Higher rates of arthritis and obesity help to explain why women are more likely than men to become disabled as they age, according to a new study.

“It's an important message for younger and middle-aged women: Extra pounds that accrue during child-bearing and perimenopause are associated with higher rates of disability in old age,” explains study author Heather E. Whitson, MD, assistant professor of medicine in the Division of Geriatrics at Duke University Medical Center in Durham, NC.

For this study, Dr. Whitson and her team analyzed rates of disability in 5,888 men and women older than age  65 living in four communities in California, Pennsylvania, North Carolina and Maryland.

“This study was not looking at whether people can walk a mile or play tennis in their 70s and 80s,” Dr. Whitson says. “We considered disability in basic activities of daily living – which refers to needing help with basic things like walking around a house, getting out of bed, bathing, dressing.”

Researchers found that women had an 83 percent greater risk of becoming disabled than men. About a third of that increased risk was due to higher rates of arthritis in women – 57 percent of the female participants had arthritis compared to 44 percent of the men.

The study did not address why women have more arthritis than men, but obesity is a major risk factor for arthritis. In the study, morbid obesity was about four times as common among women – 8 percent of women were obese compared to 2 percent of men.

In addition to arthritis, women with hearing problems, coronary artery disease, congestive heart failure and stroke were more likely to suffer disability then men with the same conditions.

“Arthritis has a 'double whammy' effect on the disparity in disability rates between men and women. Not only are women more likely to have arthritis, but we found that arthritis was more strongly associated with disability in women compared to men,” Dr. Whitson explains. “It looks like this is partly because women experience higher rates of other problems, such as depression and vision loss, which can enhance the disabling effects of a condition like arthritis.”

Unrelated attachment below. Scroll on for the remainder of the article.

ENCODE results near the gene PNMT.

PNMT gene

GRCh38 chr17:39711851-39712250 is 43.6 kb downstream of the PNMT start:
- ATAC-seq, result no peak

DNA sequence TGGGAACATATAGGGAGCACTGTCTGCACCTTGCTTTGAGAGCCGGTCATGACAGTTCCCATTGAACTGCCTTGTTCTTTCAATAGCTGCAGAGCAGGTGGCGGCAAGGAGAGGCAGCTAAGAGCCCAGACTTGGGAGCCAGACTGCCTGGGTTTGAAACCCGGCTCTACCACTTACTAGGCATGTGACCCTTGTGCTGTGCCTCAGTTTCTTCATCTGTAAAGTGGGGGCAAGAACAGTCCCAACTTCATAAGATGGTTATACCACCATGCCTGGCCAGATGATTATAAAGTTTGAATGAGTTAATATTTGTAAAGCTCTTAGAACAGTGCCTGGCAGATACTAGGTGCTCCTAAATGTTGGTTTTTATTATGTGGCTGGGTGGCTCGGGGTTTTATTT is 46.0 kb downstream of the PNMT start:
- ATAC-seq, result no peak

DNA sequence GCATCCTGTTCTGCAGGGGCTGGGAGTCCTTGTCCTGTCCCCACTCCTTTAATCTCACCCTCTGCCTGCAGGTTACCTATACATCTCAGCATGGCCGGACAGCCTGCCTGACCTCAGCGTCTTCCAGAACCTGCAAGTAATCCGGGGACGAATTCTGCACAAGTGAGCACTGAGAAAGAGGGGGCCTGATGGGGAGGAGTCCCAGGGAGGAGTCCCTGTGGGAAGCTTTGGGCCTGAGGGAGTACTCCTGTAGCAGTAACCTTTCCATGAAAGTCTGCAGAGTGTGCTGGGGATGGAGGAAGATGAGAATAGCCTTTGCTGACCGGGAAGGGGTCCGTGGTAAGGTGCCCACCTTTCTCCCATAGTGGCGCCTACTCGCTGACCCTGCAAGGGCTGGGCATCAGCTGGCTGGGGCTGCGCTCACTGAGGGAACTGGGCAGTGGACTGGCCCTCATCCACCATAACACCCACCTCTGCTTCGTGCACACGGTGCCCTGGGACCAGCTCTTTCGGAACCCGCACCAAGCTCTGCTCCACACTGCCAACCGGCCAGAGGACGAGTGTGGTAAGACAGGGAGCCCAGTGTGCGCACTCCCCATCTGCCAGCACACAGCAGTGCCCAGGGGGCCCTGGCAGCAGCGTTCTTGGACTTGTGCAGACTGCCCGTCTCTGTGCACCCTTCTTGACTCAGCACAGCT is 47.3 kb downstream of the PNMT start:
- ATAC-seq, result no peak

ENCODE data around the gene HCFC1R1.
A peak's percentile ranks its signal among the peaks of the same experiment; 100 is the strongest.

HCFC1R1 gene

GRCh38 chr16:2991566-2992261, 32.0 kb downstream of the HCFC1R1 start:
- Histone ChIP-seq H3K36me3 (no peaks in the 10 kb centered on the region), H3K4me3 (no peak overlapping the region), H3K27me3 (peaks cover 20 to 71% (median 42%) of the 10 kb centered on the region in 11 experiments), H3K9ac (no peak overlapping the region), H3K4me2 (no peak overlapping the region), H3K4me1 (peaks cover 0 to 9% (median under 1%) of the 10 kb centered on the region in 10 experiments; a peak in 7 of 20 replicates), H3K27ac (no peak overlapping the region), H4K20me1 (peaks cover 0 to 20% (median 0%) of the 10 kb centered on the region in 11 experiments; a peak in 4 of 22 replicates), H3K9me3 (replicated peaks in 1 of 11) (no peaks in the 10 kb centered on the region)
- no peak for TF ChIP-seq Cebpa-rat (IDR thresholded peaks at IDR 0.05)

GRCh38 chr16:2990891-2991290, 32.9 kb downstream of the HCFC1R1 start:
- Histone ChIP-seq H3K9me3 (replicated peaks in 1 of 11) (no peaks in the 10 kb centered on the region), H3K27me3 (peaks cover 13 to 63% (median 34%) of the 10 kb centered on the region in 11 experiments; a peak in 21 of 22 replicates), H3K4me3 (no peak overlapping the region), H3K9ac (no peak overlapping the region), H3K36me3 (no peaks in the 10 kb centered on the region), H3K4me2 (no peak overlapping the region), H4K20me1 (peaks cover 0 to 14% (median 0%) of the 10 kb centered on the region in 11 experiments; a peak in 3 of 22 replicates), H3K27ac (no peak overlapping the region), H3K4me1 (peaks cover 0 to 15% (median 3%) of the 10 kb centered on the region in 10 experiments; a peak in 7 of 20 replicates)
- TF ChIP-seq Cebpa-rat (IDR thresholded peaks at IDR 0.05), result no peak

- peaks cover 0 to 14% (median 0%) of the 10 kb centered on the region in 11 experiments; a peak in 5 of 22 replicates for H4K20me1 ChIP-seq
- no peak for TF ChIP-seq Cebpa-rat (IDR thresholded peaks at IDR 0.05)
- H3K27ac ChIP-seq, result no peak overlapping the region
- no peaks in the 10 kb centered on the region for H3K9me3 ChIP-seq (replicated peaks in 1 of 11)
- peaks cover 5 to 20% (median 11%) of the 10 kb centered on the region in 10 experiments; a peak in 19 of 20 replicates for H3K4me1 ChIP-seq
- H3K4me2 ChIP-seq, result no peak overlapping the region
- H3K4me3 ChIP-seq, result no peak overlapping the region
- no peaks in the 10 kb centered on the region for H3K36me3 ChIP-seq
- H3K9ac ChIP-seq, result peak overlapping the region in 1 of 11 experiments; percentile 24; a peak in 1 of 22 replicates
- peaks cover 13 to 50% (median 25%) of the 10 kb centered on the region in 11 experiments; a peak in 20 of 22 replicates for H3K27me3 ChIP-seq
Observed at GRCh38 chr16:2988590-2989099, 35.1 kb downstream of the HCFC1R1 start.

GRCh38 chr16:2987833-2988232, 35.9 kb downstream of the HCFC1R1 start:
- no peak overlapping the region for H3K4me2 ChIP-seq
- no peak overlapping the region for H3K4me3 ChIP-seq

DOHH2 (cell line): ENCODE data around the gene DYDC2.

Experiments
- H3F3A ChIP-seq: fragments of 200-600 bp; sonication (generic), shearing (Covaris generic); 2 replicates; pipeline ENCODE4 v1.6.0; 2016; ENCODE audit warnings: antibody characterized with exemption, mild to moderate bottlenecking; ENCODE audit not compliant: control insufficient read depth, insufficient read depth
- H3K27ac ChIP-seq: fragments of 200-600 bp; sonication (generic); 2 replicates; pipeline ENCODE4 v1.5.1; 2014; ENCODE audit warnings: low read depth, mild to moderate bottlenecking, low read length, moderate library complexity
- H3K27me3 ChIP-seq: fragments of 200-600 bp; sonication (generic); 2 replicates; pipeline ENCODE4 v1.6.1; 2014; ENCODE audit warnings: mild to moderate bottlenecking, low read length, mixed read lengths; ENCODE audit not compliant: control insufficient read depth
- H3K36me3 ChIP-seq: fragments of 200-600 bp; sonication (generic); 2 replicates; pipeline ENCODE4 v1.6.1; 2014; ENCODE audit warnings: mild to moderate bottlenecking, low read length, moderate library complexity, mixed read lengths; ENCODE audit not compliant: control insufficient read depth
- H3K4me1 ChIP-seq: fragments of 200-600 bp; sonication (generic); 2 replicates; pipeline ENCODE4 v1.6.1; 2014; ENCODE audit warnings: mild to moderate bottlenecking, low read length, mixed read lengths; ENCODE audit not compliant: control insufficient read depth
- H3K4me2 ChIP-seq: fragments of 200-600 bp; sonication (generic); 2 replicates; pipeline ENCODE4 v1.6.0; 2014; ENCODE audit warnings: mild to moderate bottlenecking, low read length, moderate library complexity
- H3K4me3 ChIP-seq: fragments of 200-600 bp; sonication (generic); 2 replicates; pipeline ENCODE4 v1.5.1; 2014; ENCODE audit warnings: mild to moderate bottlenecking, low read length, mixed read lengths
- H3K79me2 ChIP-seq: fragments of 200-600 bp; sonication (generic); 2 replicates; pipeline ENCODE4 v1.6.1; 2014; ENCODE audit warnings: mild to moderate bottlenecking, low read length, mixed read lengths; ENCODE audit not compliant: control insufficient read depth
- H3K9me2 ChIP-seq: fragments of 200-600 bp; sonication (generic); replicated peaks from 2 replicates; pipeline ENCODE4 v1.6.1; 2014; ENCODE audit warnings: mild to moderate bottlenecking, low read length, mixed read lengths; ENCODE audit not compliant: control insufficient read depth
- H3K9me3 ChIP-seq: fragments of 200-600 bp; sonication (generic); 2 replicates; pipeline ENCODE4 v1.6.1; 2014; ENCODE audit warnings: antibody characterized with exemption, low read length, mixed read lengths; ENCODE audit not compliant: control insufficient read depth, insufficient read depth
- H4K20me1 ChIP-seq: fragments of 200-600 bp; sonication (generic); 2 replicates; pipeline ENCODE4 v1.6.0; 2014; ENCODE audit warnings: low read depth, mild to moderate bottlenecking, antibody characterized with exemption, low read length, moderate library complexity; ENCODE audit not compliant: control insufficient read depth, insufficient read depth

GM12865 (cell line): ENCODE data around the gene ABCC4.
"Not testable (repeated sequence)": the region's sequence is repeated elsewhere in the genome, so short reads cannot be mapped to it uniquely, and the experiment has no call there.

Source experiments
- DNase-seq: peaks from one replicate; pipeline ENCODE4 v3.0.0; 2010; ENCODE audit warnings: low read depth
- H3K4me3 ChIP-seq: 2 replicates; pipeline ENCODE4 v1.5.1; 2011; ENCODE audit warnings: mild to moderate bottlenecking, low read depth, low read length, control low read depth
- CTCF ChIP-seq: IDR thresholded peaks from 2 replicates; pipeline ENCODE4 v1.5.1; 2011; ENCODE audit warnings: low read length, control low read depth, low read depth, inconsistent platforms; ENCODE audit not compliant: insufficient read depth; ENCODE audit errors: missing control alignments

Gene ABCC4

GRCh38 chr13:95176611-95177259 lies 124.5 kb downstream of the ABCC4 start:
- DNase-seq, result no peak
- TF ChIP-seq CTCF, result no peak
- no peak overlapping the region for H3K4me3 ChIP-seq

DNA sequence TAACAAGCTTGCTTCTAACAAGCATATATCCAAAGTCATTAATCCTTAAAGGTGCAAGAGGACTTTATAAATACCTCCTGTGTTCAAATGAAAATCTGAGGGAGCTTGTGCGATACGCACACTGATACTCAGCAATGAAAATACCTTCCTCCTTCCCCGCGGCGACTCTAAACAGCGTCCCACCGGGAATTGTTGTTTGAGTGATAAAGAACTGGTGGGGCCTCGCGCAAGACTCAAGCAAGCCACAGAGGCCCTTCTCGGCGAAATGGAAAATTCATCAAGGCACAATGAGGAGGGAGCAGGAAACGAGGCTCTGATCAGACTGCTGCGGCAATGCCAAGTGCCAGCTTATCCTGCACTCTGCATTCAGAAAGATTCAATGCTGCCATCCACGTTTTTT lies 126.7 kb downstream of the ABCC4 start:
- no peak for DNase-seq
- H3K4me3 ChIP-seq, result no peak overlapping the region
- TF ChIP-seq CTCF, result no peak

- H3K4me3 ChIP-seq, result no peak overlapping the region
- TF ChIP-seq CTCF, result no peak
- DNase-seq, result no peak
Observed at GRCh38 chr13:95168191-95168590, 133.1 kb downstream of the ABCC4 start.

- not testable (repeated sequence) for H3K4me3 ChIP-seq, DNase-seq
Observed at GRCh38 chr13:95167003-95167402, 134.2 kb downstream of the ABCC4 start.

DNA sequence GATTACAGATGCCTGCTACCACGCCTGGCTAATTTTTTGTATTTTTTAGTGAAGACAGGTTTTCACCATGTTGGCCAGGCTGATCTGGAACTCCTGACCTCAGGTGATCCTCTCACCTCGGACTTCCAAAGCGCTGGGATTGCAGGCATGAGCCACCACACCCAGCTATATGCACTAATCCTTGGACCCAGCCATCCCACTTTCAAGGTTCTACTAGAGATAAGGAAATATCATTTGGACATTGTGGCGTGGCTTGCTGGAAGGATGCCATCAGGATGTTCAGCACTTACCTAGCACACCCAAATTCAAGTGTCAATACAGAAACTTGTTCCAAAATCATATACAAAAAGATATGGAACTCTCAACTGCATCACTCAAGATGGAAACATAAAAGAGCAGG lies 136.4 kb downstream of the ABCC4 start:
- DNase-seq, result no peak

The study was published in the Journal of Gerontology: Medical Sciences.

While the news for women sounds grim, Patience White, MD, vice president for public health at the Arthritis Foundation, says disability doesn’t have to be an inevitable part of aging.

“You can do a lot to prevent arthritis if you pay attention through the years and get yourself physically active,” Dr. White explains.

She says when it comes to your joints, it’s not endurance that you need to focus on, but building strength, flexibility and balance. Dr. White says this will help delay the onset of osteoarthritis of the knees and hips in particular if it’s in your genes, or at the very least, slow the progression of it.

Physical activity, she says, is key. So in your 30s and 40s, if you don't have some regular exercise habits, it’s a good time to start.

“If you do it with friends and family you are more likely to do it in your 50s and 60s, as well,” Dr. White explains.